Two realities of organizational life surprise many new and middle managers: how interdependent you will be with other people and how pervasive conflict is among competing stakeholders. To resolve both issues,Linebeck and Hill advise, develop and cultivate a set of networks. To manage your networks, determine who belongs to which networks and nurture those connections. Create an “operational network” pertaining to your team’s actual work, a “strategic network” to polish future planning and a “developmental network” to guide your personal growth as a manager. 

Hill and Lineback counsel leveraging your networks four ways: Get and share information, integrate your group within the larger organization, create mutually beneficial coalitions with people who share common objectives, and gain their help in discerning and assessing the trade-offs – including ethical questions – that occur among stakeholders.

Management begins with you – who you are as a person. Linda A. Hill and Kent Lineback

All organizations are political environments, so create, nurture and protect your sphere of influence. Some managers mistakenly feel responsible only for their group’s productivity, so they interact with other managers and units only when necessary. But that’s a mistake. The authors warn that eschewing corporate politics guarantees managerial failure. You are the voice of your team, so you must consistently smooth out relationships with other groups, negotiate on behalf of your team, protect its best interests, and disseminate information about its needs and accomplishments.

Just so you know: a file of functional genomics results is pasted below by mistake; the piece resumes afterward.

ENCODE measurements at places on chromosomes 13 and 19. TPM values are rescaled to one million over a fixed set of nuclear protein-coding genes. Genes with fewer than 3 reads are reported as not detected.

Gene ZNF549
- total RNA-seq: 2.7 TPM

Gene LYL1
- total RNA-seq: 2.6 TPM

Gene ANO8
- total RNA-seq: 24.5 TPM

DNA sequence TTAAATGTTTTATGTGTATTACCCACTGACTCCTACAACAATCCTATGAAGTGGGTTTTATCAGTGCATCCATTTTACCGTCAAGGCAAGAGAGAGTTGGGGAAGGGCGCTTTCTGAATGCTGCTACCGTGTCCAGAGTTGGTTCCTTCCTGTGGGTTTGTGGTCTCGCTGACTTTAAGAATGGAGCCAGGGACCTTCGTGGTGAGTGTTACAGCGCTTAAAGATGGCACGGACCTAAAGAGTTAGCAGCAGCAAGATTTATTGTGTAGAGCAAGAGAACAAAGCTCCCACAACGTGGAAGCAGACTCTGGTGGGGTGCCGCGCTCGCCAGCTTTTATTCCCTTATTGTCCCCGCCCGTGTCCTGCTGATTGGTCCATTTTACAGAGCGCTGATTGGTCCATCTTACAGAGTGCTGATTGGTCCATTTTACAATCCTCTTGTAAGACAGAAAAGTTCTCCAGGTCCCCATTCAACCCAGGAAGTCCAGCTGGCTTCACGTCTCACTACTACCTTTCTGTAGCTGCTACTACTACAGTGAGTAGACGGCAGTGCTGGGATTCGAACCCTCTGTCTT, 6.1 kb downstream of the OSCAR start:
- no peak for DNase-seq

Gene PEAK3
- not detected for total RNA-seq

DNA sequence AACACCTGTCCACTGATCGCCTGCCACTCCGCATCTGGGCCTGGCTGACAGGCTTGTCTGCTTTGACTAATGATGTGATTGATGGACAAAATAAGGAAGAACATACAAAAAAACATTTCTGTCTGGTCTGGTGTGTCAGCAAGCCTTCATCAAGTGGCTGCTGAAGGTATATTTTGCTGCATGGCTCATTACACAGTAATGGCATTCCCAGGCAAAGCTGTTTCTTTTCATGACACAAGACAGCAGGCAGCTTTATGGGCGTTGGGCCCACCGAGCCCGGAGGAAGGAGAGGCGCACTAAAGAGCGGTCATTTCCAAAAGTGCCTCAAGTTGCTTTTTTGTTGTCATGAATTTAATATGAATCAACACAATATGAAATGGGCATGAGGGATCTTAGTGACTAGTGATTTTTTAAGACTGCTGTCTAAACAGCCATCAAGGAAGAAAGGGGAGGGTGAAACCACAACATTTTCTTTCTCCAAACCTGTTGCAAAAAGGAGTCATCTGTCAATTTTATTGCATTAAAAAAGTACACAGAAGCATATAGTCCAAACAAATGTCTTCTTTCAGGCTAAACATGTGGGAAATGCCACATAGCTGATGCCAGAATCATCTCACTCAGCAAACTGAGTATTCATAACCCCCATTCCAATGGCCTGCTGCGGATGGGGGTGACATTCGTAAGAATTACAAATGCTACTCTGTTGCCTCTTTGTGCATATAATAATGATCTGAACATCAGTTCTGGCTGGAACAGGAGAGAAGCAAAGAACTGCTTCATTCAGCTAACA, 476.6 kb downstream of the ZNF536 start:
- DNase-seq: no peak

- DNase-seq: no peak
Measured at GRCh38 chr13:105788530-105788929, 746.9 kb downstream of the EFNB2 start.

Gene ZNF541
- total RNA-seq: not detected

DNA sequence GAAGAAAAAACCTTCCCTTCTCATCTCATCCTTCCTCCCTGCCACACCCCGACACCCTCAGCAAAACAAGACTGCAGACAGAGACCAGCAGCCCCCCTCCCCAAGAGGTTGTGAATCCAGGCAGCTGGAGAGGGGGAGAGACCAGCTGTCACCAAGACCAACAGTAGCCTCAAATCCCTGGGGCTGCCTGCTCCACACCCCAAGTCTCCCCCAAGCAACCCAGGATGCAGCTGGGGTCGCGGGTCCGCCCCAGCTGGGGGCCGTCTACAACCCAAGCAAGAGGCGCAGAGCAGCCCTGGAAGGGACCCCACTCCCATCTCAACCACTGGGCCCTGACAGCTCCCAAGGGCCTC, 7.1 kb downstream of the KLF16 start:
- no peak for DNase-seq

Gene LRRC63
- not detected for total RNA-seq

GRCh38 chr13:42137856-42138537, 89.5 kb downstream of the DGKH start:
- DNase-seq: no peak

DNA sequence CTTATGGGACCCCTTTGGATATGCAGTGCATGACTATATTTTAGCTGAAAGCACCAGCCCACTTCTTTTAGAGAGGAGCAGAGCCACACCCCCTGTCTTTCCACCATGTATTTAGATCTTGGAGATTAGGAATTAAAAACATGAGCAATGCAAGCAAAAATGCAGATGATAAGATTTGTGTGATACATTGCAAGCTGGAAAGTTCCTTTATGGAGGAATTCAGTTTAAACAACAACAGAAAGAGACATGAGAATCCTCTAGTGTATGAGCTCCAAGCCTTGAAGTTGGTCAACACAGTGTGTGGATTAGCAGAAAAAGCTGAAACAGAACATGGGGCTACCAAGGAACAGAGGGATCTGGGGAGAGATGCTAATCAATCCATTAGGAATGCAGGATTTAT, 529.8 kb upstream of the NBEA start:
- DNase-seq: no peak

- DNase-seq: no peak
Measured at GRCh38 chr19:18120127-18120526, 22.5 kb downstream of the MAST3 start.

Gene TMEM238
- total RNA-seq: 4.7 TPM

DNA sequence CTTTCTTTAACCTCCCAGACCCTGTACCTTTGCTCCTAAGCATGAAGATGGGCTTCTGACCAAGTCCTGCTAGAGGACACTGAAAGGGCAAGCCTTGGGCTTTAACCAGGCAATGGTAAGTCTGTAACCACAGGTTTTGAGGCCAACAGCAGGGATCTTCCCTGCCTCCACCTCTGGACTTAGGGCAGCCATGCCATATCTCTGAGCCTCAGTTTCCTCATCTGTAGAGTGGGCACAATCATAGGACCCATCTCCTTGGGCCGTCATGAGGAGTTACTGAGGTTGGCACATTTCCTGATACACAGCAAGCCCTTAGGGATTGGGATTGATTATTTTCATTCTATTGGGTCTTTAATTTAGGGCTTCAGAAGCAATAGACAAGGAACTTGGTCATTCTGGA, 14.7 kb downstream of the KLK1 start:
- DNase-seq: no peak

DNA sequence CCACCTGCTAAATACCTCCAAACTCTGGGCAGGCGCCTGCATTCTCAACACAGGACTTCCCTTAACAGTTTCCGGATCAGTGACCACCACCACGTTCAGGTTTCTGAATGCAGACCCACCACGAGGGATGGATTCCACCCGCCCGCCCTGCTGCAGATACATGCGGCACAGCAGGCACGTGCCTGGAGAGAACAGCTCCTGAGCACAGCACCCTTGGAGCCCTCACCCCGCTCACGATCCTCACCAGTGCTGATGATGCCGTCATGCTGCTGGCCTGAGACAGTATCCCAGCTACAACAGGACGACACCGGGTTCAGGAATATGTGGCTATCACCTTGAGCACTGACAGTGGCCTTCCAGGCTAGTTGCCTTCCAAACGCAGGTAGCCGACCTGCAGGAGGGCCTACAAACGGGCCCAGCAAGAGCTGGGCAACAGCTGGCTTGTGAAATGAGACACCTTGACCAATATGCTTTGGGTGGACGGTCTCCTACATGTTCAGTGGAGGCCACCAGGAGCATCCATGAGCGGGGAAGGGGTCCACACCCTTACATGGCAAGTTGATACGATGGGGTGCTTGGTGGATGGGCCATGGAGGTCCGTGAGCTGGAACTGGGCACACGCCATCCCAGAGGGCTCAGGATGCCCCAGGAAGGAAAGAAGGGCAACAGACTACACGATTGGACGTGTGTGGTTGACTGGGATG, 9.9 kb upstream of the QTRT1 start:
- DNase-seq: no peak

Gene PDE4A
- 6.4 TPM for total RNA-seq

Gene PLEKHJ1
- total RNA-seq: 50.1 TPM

Learn to manage up. Examine your relationship with your direct superior and benefit from his or her experience, insights and wisdom. Hill and Lineback say that you can enhance your relationship with your boss by looking for areas that need improvement, including achieving higher levels of trust, fulfilling needs, meeting expectations, communicating your drive for career growth, maximizing your strengths and bolstering your limitations.

Manage Your Team

Members of a cohesive team believe the group will succeed or fail as a whole, not person by person. The members of such teams do not seek individual credit or glory. Instead, personal bonds unite them in pursuit of a mutual purpose. Effective managers create a team and manage through it, rather than managing members one-on-one; however, you must remember that while people long to be part of a group, they also crave appreciation as individuals.